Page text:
This was trickier than you’d think… some people in the room actually thought it would be a good idea to approach the gods of double-denim, Status Quo and there were a couple of Gary Numan fans in there as well… however to most it was clear we needed someone with gravitas, credibility and a wide appeal.
After some debate and research we discovered that Bowie was scheduled to launch his Serious Moonlighttour in support of his new album – Let’s Dance, so after some discussion he became the prime candidate.
To be honest we weren’t over optimistic that he’d go for it as he wasn’t big on commercial ventures but he liked the brand and the sponsorship helped to finance the tour… so the mighty DB came on board.
The concept worked so well that we repeated it over the next few years with tours and one-off events, but the tipping point for the brand in Europe came when we launched the famous 501 Laundrette ad with Nick Kamen in 1985, which also propelled ‘I Heard it Through the Grapevine’ to number one in the charts.
Ironically, the same retailers who claimed they couldn’t sell 501’s in 1983 were now begging for as much stock as they could get their hands on….
One of the conditions of most tour-sponsorship deals is for the acts to meet customers post-gig however we knew Bowie was never going to do meet and greets. Sting and Ultravox on the other hand were contracted to meet customers and prize winners briefly after their gigs, which they mostly did with good grace, particularly Midge Ure who was extremely affable.
My brief Bowie moment came when he popped into our London office to pick out some jeans and shirts, he looked incredibly healthy and was friendly and charming. He signed a few bits and pieces for some of us including a tour programme and the Let’s Dance album (pics below ) before making his exit.
In truth, I struggled a bit with the 90’s Bowie, particularly the Tin Machine period but I got back on board in the noughties…. a return to form, spring-boarded by his stellar Glastonbury performance in 2000 when he decided to give the people what they wanted…. a set-list made up of his best songs.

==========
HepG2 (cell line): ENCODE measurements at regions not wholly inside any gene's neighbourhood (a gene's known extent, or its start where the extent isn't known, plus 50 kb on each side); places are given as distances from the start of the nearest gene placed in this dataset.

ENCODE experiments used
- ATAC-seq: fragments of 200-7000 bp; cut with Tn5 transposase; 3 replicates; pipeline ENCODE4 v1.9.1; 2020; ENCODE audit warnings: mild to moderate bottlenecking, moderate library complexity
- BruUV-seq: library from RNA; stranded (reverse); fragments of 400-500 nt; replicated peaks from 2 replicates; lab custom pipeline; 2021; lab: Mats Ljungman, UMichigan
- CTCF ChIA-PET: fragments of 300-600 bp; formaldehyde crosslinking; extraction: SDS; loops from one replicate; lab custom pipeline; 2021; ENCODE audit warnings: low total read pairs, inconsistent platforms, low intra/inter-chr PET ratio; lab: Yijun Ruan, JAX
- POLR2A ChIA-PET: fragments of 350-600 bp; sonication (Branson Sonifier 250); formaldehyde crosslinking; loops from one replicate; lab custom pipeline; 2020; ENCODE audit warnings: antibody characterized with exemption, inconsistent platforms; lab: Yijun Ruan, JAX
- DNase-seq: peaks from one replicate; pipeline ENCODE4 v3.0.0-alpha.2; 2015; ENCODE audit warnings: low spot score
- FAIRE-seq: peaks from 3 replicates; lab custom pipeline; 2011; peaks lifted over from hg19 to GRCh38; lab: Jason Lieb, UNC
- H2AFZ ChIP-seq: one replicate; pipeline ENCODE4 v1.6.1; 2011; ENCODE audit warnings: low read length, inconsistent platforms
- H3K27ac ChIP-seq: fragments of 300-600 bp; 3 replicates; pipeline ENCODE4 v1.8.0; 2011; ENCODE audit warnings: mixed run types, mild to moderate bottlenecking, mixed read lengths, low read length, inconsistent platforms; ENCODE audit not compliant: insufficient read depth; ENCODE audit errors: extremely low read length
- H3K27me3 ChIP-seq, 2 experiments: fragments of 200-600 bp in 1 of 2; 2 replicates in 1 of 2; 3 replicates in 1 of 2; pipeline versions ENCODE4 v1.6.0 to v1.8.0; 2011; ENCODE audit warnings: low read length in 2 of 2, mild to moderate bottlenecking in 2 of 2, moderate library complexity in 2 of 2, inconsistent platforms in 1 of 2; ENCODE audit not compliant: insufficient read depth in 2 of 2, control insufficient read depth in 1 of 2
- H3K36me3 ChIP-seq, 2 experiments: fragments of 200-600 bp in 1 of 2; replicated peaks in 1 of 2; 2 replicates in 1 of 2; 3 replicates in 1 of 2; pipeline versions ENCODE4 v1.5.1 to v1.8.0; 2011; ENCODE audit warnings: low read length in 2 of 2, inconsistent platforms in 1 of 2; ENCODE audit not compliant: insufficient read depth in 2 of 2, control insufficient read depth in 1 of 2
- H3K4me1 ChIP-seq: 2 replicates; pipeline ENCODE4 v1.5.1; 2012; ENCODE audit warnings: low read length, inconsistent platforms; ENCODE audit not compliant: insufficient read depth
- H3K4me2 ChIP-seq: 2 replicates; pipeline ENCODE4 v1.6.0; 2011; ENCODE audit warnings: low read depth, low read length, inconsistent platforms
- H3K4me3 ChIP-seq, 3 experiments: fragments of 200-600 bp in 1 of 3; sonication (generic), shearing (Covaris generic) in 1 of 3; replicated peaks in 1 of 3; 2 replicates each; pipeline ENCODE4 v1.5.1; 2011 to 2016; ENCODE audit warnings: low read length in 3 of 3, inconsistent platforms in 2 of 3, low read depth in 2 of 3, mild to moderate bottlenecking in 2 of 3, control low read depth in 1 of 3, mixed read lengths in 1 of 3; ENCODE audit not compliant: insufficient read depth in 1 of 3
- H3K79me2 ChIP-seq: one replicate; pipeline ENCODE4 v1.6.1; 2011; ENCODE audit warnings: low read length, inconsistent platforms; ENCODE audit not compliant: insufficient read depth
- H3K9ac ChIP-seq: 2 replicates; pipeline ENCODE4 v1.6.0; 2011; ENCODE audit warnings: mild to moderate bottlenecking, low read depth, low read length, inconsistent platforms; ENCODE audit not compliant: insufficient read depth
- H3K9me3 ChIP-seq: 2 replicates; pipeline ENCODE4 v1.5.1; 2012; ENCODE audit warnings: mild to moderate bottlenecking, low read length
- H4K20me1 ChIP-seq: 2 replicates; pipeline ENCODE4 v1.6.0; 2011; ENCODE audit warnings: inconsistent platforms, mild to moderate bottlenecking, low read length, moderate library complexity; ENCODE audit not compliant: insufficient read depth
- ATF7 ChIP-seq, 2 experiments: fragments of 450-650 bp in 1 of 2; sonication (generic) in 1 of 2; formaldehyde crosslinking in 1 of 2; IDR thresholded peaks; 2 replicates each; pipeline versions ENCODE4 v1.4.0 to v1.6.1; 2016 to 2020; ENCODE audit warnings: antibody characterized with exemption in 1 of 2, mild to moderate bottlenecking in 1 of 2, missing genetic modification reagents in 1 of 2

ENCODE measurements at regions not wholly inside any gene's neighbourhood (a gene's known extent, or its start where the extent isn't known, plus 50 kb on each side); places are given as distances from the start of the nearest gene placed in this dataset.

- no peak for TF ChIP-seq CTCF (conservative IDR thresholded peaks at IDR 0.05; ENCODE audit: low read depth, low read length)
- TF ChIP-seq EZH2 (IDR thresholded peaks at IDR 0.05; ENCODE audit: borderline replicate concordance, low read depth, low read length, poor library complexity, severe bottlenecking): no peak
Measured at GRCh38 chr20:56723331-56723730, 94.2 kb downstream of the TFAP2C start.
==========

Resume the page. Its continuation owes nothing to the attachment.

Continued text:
Although I’d been a big fan in the 70s I had never seen Bowie live and the first time I saw him perform was when we took some customers to see his Serious Moonlight gig at Murrayfield in Edinburgh in June 83.
The next time I saw him perform live was the most memorable. It was at the Hammersmith Odeon in October 2002, his first return to that venue since the shock July 1974 retirement announcement when he ‘broke up the band’ live on stage…. to their complete bemusement.
“Not only is it the last show of the tour, but it’s the last show that we’ll ever do. Thank you.”
It helped that we had fantastic tickets for that show, centre stage, six rows from the front. I’ve no idea how long Bowie was on stage for but it must have been close to 3 hours… he played 33 songs starting with Life on Mars, finishing with Ziggy Stardust and included a song he’d only ever played live once before… the majestic Bewlay Brothers from Hunky Dory.
I also saw Bowie the following year at Wembley arena on his last live date in London. He seemed so fit and healthy at 56 but six months later whilst still on the same gruelling ‘Reality’ tour he had a heart attack on stage in Hamburg and that proved to be his last ever gig.
He released an album in 2013, The Last Day, which raised hopes that he was fit and well but it all went quiet again, and then out of nowhere a new album – Blackstar dropped 3 years later on his 69th birthday, this was the encouraging news we’d all been waiting for… maybe we would even see him play live again?
He died two days after its release on the 10th of January.
There was much outpouring of grief when the news broke, he meant so much to so many people and it’s probably the only celebrity that I’ve ever felt sustained grief over. I had grown up with Bowie from age 13, my kids had grown up listening to him, he’d been a fixture in my life for 45 years, and suddenly he wasn’t there any more.
But even in the end Bowie did the most Bowie thing ever, bowing out on his own terms with an innovative, out-of-the-blue, jazz-infused album that we knew nothing about until the day of its release.
If you listen to the lyrics it’s an album made by a man who wasn’t ready to leave us but knew he wasn’t going to be with us for long. To this day I still find it hard to listen to that album…….
‘Something happened on the day he died Spirit rose a metre and stepped aside Somebody else took his place, and bravely cried’ “I’m a blackstar, I’m a blackstar”
All hail the Starman, we’ll never see his like again…..
My Bowie top 20 changes all the time, but for anyone who’s interested here’s this weeks selection….